Stay at home
Scotland is under national lockdown. People are asked to stay at home except for essential purposes.
Click for details
To savour or suffer: philosophical in the Fisherfields
by old danensian » Mon May 15, 2017 3:06 pm
Route description: Fisherfield 6, from Shenavall
Munros included on this walk: A' Mhaighdean, Beinn Tarsuinn, Mullach Coire Mhic Fhearchair, Ruadh Stac Mor, Sgurr Ban
Corbetts included on this walk: Beinn a' Chlaidheimh
Date walked: 08/05/2017
Time taken: 13.5 hours
Distance: 49.7 km
Ascent: 3040m34 people think this report is great. Register or Login free to be able to rate and comment on reports (as well as access 1:25000 mapping).
8.2km; 350m; 2h
33.3km; 2422m; 13h 40m
Tuesday – walk-out
8.2km; 274m; 1h 50m
Its time had come.
It was time to grasp that nettle, carpe that diem, seize the Fisherfield bull by the horns: all six of them.
Never mind re-surveying, relegation and demotion from the Championship division of the mountain world. Whatever its status, any round of the Fisherfields must include the Corbett, Beinn a Chlaidheimh.
It’s all about aesthetics. Beinn a Chlaidheimh is the front door, the garden gate to the whole property. It’s the first hunk of hill you see as you breast the Sail Liath when walking in from Corrie Hallie: everything flows from its summit. As you look back when you’re more than half way round, it’s the launch pad of the circuit you’re embarked on: you’d have to be a mug not to have included it. On the map at home and on the ground itself, Beinn a Chlaidheimh makes the unified whole.
And talk about ducks being in a row. So far this May they’ve been positively eager as they jostle to get in the queue: the most orderly they’ve been for ages. Clear sunny days, fresh winds from the north or east, dry, midge-free, and the days well and truly stretching themselves at each end. A spot of wild camping beckoned, and maybe those river crossings wouldn’t prove to be too tortuous: or wet. With the prospect of taking a whole day on the hills themselves, this was a walk I wanted to savour and take my time over. The bits on either end needn’t sully the expectation or the satisfaction.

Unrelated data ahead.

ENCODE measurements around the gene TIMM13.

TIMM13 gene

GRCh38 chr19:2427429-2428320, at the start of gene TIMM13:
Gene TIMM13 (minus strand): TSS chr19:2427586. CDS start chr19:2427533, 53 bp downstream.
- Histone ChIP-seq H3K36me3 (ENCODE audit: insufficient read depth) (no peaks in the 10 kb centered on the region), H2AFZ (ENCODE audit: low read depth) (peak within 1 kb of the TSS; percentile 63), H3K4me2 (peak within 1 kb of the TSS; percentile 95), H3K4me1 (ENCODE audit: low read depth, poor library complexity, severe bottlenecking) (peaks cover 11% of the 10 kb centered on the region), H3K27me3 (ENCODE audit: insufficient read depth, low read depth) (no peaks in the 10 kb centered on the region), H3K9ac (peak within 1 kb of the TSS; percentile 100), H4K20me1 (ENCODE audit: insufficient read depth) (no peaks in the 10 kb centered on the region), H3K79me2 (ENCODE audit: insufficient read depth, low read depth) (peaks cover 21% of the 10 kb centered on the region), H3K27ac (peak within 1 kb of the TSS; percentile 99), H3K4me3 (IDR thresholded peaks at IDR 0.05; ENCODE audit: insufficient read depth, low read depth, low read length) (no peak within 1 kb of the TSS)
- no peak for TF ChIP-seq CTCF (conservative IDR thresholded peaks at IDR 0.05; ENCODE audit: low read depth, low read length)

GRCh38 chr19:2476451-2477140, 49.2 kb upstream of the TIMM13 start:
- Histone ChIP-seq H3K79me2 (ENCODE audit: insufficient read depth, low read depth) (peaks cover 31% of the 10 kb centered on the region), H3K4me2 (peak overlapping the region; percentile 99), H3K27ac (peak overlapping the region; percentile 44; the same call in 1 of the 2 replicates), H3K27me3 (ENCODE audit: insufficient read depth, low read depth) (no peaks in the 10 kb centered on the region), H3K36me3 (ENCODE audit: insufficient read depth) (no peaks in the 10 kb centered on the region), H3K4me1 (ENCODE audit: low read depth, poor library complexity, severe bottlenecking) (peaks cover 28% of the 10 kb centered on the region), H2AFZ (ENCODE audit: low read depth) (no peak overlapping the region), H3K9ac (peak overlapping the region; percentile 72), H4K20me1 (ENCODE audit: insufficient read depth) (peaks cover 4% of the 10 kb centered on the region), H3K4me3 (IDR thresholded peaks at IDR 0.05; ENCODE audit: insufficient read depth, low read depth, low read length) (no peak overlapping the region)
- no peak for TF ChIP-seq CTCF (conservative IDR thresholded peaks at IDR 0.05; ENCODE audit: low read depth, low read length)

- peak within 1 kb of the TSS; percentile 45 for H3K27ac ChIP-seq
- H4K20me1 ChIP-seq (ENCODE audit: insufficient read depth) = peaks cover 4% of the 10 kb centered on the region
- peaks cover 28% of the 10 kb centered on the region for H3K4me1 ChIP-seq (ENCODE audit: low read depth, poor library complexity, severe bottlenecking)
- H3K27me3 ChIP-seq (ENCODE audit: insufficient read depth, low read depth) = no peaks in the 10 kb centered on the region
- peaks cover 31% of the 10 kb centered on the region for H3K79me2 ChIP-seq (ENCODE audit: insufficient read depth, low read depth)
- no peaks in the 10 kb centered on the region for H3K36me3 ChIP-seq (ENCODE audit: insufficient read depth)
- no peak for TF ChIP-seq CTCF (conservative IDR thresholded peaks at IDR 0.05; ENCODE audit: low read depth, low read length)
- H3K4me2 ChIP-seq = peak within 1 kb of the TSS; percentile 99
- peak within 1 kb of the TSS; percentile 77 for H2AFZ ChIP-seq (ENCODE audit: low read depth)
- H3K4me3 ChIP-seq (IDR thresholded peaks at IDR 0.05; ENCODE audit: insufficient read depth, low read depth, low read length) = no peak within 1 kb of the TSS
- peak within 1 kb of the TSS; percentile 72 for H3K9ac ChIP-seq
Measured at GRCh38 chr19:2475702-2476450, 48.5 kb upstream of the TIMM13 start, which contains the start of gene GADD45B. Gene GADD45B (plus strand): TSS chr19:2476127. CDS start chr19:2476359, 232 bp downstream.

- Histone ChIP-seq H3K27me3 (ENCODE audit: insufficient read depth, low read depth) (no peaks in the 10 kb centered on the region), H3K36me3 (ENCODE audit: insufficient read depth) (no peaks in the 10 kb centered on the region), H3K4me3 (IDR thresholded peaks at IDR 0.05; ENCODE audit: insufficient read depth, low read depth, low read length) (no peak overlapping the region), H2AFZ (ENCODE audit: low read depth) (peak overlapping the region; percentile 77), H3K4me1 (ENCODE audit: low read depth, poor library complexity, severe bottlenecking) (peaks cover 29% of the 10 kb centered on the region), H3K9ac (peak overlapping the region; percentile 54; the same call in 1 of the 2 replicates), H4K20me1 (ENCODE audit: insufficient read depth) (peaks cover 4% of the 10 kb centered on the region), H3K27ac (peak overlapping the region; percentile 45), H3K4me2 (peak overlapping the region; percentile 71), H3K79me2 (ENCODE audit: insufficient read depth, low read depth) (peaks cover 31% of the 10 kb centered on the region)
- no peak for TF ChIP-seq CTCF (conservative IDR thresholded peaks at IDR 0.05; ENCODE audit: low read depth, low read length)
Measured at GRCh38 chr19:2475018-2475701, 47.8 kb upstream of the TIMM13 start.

By late afternoon, the parking spaces at Corrie Hallie were full. Verges were taken and even the off-road pull-in half a mile away was occupied: not the best signs to suggest wild, remote or uninhabited. But, with all the superlatives promised in the reports and guidebooks for this outing, I guess the secret’s out.
My last walk-in was trudged in the rain and under grey skies, with optimism resting on the shoogly promise of “better weather tomorrow.” This time couldn’t have been more of a contrast. In the late afternoon sun I was grateful for the dappled shade of the birches as I wandered up the Gleann Chaorachain, gradually gaining height with ease despite the heavy pack. The silhouetted skyline of An Teallach kept appearing through the trees, above an expanse of shimmering slabs that glistened where thin films of water ran down. Little did I realise how much this iconic mountain’s shifting profile accompanies you on this trip. Then, after sweeping zig-zags lead onto the Sail Liath, it hits you: the view. The Fannaichs, the Fisherfields and the ever-present An Teallach. And the forecast until Tuesday was bolt-on, rock-solid sun.
I concluded that an early evening walk-in was a “good thing.” A gentle easing-in to the day ahead rather than bursting from the car and suffering the brutal immediacy of a full-on day.
Shortly after passing the cairn on the watershed, the path bearing right to Shenavall was ignored: a noisy night in a busy bothy didn’t appeal. A riverside wild camp at the foot of Beinn a Chlaidheimh seems to have been the choice of many, so I was looking forward to finding a secluded spot in Strath na Sealga.
The gradually descending track soon gave a view down toward the meandering river as it snaked between banks of gravel, and splotches of yellow gorse that decorated the glen’s floor. As the downward gradient steepened, a solitary figure plodded upward: we stopped and chatted. I suspect he was grateful for the break, while I had the remainder of the day to dawdle. Heavily laden, he’d carried all his gear round the route I was hoping to cover the following day, camping on the tops and keeping well away from other campers, never mind a noisy bothy.
“Each one has its own challenge,” he shared as we parted. “And every one of them is different.” It was a comment that I was to dwell on later.